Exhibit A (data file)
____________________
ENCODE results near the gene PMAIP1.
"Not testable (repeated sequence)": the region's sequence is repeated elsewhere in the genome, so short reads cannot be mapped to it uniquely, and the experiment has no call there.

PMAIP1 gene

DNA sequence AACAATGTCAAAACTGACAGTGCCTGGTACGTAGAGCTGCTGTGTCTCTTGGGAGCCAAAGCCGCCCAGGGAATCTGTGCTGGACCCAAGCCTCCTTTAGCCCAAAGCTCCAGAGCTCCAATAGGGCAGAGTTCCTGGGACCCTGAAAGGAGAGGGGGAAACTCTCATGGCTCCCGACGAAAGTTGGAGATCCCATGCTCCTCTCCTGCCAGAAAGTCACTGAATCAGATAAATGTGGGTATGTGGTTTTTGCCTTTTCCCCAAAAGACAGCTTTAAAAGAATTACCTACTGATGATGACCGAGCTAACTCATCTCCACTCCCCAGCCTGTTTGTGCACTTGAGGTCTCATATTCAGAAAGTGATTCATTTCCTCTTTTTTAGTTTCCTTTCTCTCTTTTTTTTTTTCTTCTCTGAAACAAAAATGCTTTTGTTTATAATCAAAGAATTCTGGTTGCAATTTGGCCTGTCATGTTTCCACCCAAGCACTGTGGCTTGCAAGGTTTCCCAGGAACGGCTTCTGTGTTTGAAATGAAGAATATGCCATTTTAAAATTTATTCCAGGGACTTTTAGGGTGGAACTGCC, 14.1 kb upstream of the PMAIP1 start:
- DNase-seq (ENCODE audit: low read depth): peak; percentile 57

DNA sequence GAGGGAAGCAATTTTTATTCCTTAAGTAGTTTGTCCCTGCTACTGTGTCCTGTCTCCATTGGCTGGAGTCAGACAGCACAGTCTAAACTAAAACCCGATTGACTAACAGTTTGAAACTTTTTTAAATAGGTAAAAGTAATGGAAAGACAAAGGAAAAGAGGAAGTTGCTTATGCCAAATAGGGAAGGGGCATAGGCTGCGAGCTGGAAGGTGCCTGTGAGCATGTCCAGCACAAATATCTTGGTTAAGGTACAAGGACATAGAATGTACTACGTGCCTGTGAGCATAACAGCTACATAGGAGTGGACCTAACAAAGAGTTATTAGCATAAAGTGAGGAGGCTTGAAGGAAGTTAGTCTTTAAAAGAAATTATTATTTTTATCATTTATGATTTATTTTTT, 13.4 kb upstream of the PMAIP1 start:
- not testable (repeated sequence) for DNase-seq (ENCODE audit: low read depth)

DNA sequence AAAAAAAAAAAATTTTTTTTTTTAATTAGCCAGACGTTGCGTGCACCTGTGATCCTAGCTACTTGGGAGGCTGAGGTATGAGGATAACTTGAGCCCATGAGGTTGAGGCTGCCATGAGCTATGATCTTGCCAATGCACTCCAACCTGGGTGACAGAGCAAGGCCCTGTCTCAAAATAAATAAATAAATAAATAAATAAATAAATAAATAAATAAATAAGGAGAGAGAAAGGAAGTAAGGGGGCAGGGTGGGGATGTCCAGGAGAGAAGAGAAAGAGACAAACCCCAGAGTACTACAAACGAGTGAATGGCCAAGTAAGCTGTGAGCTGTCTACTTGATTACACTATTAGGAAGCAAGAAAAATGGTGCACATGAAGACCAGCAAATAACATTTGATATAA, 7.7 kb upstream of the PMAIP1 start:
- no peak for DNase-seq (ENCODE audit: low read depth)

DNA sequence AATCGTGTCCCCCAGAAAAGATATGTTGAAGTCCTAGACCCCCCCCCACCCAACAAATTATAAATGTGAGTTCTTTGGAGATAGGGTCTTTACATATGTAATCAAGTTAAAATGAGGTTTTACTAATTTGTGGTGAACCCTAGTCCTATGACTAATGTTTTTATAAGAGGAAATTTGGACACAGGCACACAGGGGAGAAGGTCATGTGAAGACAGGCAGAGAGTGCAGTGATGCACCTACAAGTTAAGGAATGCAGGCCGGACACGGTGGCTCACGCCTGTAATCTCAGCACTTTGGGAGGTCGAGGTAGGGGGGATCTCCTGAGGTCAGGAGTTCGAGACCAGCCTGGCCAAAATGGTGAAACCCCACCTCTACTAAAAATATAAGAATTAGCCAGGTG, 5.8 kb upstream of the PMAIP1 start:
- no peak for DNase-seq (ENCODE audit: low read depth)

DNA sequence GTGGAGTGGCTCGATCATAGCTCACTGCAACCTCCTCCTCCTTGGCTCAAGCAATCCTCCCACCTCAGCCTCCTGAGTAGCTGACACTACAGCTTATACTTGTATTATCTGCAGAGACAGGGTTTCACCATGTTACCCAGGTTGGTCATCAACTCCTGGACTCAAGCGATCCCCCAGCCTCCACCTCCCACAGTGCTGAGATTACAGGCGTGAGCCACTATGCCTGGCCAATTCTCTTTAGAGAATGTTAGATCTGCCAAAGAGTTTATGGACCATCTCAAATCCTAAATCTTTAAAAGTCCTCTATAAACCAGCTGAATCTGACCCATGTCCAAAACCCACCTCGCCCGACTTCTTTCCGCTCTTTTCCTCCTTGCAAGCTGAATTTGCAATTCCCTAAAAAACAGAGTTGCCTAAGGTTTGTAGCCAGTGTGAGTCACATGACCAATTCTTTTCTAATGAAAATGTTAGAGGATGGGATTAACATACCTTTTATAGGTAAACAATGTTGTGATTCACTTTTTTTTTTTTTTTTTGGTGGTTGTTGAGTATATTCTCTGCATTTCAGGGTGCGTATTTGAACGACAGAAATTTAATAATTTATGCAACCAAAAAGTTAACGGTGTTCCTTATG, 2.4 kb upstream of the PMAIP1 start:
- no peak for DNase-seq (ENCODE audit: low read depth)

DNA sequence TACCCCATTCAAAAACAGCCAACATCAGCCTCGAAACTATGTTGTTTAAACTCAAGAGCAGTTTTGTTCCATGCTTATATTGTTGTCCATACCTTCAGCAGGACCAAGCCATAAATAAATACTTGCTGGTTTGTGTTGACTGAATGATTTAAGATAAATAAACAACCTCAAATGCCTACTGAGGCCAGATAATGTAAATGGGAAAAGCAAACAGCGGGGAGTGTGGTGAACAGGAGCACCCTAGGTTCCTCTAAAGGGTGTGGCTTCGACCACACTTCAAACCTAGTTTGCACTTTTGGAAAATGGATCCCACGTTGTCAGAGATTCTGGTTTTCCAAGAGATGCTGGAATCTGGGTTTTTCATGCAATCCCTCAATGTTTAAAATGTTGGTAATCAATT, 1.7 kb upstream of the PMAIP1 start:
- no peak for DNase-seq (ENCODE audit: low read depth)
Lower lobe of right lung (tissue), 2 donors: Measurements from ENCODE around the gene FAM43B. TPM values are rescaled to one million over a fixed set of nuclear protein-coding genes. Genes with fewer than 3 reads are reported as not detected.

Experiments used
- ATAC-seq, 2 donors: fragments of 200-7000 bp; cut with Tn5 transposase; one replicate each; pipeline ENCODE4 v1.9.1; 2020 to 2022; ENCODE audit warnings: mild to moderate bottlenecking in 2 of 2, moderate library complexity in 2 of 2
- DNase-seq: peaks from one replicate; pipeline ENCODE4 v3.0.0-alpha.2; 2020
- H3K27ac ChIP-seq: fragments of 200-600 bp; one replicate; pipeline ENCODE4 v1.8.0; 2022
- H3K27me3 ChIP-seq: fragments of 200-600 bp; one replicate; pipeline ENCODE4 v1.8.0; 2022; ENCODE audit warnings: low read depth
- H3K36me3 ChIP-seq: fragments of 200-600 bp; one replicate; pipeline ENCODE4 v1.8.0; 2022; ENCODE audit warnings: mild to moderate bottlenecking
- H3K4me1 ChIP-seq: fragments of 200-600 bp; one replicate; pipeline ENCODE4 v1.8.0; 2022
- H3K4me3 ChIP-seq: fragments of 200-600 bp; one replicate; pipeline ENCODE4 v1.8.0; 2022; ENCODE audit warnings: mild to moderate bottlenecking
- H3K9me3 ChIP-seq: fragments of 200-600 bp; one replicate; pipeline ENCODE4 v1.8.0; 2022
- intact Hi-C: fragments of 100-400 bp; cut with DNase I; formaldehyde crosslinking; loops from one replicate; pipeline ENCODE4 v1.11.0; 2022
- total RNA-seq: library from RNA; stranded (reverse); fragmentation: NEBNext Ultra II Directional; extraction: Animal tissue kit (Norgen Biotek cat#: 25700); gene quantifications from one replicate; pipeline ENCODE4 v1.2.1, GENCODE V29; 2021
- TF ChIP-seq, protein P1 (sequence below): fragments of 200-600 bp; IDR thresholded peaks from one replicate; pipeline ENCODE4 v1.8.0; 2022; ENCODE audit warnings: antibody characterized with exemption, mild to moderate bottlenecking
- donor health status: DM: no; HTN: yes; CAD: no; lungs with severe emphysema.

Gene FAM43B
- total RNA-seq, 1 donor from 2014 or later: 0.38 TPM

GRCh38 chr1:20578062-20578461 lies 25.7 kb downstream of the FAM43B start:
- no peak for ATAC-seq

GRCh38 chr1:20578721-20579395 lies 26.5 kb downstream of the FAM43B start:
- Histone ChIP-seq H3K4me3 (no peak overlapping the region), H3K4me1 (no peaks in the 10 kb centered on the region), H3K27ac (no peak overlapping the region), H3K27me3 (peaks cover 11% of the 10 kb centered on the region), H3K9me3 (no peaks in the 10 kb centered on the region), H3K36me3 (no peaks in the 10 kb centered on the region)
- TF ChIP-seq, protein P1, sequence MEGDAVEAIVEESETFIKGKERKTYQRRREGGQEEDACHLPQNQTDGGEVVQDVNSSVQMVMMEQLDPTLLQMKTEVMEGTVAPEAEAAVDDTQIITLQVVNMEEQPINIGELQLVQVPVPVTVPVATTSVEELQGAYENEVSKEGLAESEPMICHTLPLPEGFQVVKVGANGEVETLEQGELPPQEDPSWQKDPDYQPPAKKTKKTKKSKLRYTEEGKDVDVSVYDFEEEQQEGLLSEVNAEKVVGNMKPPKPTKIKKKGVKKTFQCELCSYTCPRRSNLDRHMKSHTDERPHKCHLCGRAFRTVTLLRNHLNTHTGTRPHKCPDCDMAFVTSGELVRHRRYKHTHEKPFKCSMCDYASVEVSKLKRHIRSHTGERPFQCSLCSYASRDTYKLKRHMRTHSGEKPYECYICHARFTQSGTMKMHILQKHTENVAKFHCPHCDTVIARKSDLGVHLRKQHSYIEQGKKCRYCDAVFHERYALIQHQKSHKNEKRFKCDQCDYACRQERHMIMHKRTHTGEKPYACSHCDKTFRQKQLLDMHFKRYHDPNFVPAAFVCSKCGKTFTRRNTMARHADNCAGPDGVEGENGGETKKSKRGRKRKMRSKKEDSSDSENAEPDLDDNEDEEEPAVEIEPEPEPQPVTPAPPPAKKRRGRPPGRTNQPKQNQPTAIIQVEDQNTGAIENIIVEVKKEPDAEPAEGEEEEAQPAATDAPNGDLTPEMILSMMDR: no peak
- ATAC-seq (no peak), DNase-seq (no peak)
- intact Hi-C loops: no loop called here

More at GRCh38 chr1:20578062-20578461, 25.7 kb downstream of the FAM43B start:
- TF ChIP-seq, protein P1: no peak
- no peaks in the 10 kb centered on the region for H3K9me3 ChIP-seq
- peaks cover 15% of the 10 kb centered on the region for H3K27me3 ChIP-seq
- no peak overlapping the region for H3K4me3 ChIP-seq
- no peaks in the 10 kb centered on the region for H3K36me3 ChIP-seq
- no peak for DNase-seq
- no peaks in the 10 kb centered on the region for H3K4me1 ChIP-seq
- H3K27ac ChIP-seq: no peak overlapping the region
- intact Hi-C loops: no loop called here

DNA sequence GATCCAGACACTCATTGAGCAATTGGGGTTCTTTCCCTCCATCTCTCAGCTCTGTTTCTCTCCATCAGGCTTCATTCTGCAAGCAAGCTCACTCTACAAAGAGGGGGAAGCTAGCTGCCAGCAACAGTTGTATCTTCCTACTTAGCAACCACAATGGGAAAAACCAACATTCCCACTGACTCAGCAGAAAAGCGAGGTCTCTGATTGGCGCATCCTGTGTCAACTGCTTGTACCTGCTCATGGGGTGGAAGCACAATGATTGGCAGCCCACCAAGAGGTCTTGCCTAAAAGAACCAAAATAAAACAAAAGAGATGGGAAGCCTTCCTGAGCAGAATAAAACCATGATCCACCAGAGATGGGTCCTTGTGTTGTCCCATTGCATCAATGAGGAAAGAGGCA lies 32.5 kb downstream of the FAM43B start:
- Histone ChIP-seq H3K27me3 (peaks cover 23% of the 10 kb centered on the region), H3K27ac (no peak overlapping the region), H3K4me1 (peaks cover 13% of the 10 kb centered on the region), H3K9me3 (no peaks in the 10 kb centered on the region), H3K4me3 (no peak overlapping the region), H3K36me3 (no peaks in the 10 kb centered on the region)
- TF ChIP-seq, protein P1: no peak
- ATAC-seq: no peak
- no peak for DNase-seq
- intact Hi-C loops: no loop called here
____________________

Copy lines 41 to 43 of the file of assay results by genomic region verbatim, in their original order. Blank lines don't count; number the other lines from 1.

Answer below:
- no peaks in the 10 kb centered on the region for H3K9me3 ChIP-seq
- peaks cover 15% of the 10 kb centered on the region for H3K27me3 ChIP-seq
- no peak overlapping the region for H3K4me3 ChIP-seq